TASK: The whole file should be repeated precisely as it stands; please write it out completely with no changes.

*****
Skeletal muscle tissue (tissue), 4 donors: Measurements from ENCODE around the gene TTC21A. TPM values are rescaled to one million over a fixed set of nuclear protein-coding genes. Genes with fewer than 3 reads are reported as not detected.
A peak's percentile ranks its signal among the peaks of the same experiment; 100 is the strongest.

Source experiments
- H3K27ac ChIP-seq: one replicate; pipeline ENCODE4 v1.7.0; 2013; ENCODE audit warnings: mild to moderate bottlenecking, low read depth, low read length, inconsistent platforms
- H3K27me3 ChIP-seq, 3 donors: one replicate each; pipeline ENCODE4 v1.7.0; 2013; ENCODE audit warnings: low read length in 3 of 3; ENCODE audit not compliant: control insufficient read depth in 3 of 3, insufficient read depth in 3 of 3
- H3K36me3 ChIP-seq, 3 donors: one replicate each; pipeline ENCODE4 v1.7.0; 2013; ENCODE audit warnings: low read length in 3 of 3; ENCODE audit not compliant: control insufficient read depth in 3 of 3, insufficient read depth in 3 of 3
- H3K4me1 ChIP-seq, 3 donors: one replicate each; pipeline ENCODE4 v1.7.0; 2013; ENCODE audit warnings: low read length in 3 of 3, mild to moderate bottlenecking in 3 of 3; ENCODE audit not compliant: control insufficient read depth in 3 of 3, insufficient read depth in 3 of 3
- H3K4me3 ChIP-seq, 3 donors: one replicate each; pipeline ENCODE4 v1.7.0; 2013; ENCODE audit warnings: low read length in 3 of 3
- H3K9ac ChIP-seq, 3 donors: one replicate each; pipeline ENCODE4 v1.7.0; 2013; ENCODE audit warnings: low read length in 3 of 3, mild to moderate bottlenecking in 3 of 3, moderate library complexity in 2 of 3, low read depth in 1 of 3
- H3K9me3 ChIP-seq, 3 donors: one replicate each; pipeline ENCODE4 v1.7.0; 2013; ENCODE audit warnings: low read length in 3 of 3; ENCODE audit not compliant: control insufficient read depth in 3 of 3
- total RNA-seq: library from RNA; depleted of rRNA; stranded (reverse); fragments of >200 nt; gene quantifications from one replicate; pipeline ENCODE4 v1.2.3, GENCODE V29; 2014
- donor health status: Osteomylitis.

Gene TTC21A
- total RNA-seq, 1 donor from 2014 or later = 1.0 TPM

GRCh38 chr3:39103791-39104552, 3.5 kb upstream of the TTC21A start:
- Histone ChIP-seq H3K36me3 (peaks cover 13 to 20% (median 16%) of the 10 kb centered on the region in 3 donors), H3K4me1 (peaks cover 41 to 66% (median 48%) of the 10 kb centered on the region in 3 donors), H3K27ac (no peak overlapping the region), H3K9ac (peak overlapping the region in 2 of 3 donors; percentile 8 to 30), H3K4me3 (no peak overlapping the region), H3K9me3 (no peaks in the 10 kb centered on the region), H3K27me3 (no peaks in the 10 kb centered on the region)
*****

Skeletal muscle tissue (tissue), 4 donors: Measurements from ENCODE around the gene TTC21A. TPM values are rescaled to one million over a fixed set of nuclear protein-coding genes. Genes with fewer than 3 reads are reported as not detected.
A peak's percentile ranks its signal among the peaks of the same experiment; 100 is the strongest.

Source experiments
- H3K27ac ChIP-seq: one replicate; pipeline ENCODE4 v1.7.0; 2013; ENCODE audit warnings: mild to moderate bottlenecking, low read depth, low read length, inconsistent platforms
- H3K27me3 ChIP-seq, 3 donors: one replicate each; pipeline ENCODE4 v1.7.0; 2013; ENCODE audit warnings: low read length in 3 of 3; ENCODE audit not compliant: control insufficient read depth in 3 of 3, insufficient read depth in 3 of 3
- H3K36me3 ChIP-seq, 3 donors: one replicate each; pipeline ENCODE4 v1.7.0; 2013; ENCODE audit warnings: low read length in 3 of 3; ENCODE audit not compliant: control insufficient read depth in 3 of 3, insufficient read depth in 3 of 3
- H3K4me1 ChIP-seq, 3 donors: one replicate each; pipeline ENCODE4 v1.7.0; 2013; ENCODE audit warnings: low read length in 3 of 3, mild to moderate bottlenecking in 3 of 3; ENCODE audit not compliant: control insufficient read depth in 3 of 3, insufficient read depth in 3 of 3
- H3K4me3 ChIP-seq, 3 donors: one replicate each; pipeline ENCODE4 v1.7.0; 2013; ENCODE audit warnings: low read length in 3 of 3
- H3K9ac ChIP-seq, 3 donors: one replicate each; pipeline ENCODE4 v1.7.0; 2013; ENCODE audit warnings: low read length in 3 of 3, mild to moderate bottlenecking in 3 of 3, moderate library complexity in 2 of 3, low read depth in 1 of 3
- H3K9me3 ChIP-seq, 3 donors: one replicate each; pipeline ENCODE4 v1.7.0; 2013; ENCODE audit warnings: low read length in 3 of 3; ENCODE audit not compliant: control insufficient read depth in 3 of 3
- total RNA-seq: library from RNA; depleted of rRNA; stranded (reverse); fragments of >200 nt; gene quantifications from one replicate; pipeline ENCODE4 v1.2.3, GENCODE V29; 2014
- donor health status: Osteomylitis.

Gene TTC21A
- total RNA-seq, 1 donor from 2014 or later = 1.0 TPM

GRCh38 chr3:39103791-39104552, 3.5 kb upstream of the TTC21A start:
- Histone ChIP-seq H3K36me3 (peaks cover 13 to 20% (median 16%) of the 10 kb centered on the region in 3 donors), H3K4me1 (peaks cover 41 to 66% (median 48%) of the 10 kb centered on the region in 3 donors), H3K27ac (no peak overlapping the region), H3K9ac (peak overlapping the region in 2 of 3 donors; percentile 8 to 30), H3K4me3 (no peak overlapping the region), H3K9me3 (no peaks in the 10 kb centered on the region), H3K27me3 (no peaks in the 10 kb centered on the region)